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Inferior: How Science Got Women Wrong-and the New Research That's Rewriting the Story Hardcover – May 30 2017
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“A brilliant approach to a long overlooked topic, Inferior is impossible to ignore and invaluable.”
“The Enlightenment brought revolutions in science, philosophy and art while ushering in respect for human reason over religious faith. But the era also created a narrative about women—that they are intellectually inferior to men. Indeed, science itself is an establishment rooted in exclusion, writes science journalist Saini, citing a long history of unrecognized achievement by women scientists: Lise Meitner, Rosalind Franklin and Emmy Noether, to name a few. The process of science is also riddled with inherent biases that have done nothing to improve society’s views of women. Neurosexism, for example, is a term that describes scientific studies that fall back on gender stereotypes. New science and awareness are overturning a great deal of flawed thinking, as Saini shows, but there is still a long way to go.”
—Andrea Gawrylewski, Scientific American
“In this smart, balanced, and wonderfully readable book, Angela Saini breaks the vicious cycle by which women, having been excluded from the sciences by men who assumed them to be inferior, were judged by those same male scientists to be inferior. Study by study, she objectively reexamines what we think we know about the supposed differences between the sexes. If you have ever been shouted down by a male colleague who insists that science has proven women to be biologically inferior to men, here are the arguments you need to demonstrate that he doesn’t know what he is talking about.”
—Eileen Pollack, author of The Only Woman in the Room
“Angela Saini’s Inferior proves the opposite of its title. It is a lively, well-written, informed account of women’s proven powers. She shows that science, long used as a weapon against women, is today an ally in their steady advance. Inferior is another nail in the coffin of male supremacy.”
—Melvin Konner, author of Women After All
“This is an important book that I hope will be widely read. Any time biases are identified and corrected for, it is science and policymaking rather than feminism or any particular ideology that comes out ahead.”
—Sarah Blaffer Hrdy, author of The Woman That Never Evolved, Mother Nature, and Mothers and Others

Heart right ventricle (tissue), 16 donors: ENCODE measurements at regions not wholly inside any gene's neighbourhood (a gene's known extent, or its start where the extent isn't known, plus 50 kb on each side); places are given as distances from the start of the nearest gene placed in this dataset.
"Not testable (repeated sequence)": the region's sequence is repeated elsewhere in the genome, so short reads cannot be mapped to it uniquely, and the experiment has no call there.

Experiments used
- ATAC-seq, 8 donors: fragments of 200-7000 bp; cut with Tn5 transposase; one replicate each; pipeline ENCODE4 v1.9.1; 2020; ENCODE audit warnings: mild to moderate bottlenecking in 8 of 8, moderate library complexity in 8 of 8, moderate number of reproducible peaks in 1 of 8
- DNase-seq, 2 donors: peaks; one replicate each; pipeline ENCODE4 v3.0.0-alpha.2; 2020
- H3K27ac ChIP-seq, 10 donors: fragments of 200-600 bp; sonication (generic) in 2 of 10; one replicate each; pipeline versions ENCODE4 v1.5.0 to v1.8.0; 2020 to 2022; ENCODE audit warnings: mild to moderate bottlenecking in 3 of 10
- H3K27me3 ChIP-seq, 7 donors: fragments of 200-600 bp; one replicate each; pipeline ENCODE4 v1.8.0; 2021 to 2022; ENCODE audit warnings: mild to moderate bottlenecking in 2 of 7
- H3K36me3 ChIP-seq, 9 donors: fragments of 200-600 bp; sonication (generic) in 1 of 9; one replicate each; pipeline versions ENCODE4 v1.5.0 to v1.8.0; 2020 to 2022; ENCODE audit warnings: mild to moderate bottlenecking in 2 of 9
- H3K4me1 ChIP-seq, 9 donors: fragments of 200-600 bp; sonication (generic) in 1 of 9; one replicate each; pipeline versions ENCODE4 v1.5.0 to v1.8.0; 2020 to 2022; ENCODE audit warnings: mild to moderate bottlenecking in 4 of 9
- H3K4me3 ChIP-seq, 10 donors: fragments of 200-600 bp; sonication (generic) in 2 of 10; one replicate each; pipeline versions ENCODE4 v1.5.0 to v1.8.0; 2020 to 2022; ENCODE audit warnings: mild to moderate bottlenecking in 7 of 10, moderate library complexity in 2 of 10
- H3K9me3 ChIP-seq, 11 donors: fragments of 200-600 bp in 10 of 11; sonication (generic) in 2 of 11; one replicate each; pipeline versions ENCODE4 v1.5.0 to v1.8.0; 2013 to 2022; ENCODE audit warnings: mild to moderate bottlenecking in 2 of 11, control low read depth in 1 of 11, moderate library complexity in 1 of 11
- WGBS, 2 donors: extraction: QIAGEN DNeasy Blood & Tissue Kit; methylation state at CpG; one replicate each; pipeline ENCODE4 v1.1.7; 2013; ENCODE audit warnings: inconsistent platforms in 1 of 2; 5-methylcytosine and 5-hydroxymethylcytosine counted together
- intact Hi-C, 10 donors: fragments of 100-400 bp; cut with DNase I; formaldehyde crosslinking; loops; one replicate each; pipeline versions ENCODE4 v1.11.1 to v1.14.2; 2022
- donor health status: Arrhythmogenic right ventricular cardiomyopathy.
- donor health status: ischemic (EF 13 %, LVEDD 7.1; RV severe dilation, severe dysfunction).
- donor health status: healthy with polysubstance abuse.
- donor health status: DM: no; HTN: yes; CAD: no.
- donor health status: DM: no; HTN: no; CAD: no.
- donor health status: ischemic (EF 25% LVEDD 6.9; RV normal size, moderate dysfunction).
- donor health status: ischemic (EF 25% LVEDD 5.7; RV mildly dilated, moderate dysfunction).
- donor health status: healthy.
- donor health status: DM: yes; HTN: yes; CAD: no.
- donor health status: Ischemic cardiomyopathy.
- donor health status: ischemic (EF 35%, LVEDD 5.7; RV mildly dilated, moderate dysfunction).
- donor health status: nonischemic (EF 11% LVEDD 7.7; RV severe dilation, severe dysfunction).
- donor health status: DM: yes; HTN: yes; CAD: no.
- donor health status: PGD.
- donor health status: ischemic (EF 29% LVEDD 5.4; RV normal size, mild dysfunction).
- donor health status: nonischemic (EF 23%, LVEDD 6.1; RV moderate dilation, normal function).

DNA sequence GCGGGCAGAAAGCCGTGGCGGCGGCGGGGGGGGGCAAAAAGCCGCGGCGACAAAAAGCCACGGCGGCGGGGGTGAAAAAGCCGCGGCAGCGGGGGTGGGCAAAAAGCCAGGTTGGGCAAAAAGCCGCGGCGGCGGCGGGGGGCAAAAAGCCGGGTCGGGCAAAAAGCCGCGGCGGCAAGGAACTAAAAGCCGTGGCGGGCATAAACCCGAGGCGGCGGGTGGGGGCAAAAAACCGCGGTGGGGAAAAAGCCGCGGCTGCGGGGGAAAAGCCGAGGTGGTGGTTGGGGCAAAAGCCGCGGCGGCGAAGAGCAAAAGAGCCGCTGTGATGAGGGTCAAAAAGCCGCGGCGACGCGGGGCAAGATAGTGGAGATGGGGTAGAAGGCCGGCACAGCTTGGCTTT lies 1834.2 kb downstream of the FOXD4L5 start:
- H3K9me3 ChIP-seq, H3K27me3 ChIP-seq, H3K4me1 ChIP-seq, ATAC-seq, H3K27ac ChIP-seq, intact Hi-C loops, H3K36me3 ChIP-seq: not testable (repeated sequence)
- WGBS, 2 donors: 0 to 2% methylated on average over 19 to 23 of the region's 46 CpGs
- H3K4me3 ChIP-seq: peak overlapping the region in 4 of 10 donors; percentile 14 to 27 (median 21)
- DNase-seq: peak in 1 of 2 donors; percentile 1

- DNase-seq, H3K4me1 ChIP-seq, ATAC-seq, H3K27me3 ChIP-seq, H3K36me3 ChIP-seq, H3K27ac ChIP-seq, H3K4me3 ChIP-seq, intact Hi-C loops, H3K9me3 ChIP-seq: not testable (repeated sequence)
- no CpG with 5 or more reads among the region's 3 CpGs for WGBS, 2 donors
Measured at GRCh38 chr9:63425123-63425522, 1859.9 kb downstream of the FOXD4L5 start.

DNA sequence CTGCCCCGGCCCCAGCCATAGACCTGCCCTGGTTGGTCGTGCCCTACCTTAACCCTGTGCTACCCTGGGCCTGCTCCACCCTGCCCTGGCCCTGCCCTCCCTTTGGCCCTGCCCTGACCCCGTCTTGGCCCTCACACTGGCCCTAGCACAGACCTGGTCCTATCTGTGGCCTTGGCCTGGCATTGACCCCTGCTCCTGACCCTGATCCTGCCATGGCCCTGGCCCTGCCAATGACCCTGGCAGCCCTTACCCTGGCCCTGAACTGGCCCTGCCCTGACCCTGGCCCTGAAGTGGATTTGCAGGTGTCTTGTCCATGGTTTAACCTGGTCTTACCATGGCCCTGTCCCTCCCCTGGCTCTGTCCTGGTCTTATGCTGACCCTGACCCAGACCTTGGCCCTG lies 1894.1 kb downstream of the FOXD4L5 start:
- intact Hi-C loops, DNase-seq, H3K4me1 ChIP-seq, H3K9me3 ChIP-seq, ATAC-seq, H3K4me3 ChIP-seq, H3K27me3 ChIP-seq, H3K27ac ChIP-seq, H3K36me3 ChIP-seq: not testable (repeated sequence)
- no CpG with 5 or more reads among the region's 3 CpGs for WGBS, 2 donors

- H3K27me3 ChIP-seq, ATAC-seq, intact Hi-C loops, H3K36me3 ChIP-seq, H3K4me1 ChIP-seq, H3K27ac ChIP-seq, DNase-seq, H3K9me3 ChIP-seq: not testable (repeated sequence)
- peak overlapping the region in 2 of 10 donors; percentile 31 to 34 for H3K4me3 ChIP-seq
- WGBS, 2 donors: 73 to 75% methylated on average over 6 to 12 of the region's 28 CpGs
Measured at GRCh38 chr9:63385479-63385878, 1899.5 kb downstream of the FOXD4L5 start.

About the Author
Angela Saini is an award-winning science journalist whose print and broadcast work has appeared on the BBC and in the Guardian, New Scientist, Wired, the Economist, and Science. A former Knight Science Journalism Fellow at MIT, she won the American Association for the Advancement of Science’s Kavli Science Journalism gold award in 2015. Saini has a master’s in engineering from Oxford University, and she is the author of Geek Nation: How Indian Science Is Taking Over the World.
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Most helpful customer reviews on Amazon.com
Inferior is worth reading if you're very interested in the topic, especially because if offers a lengthy list of examples and references that you can follow up on yourself if you want to uncover the full story.
The research and citations were excellent, with plenty of anecdotes, examples and quotes to support the author's points but presented in such a way that the book was fun to read - it's clearly biased in favour of women not being the inferior 50% of our species, but is that a bad thing?
For what is actually pretty dense and contentious subject matter, I found this book really easy to read and enjoyable.
Possibly my favourite chapter was the last - exploring the evolutionary purpose of the menopause. It shocked me to learn how little interest or research there was in the menopause until pharmaceutical companies they could make money off 'treating' it in the 20th century.
I loved this book and will recommend it to all my friends with an interest in science and gender equality- it's fascinating and informative, but the author hasn't climbed up on a soapbox to write it so it doesn't light my feminist fuse with all the outdated research on why women should stay in the home.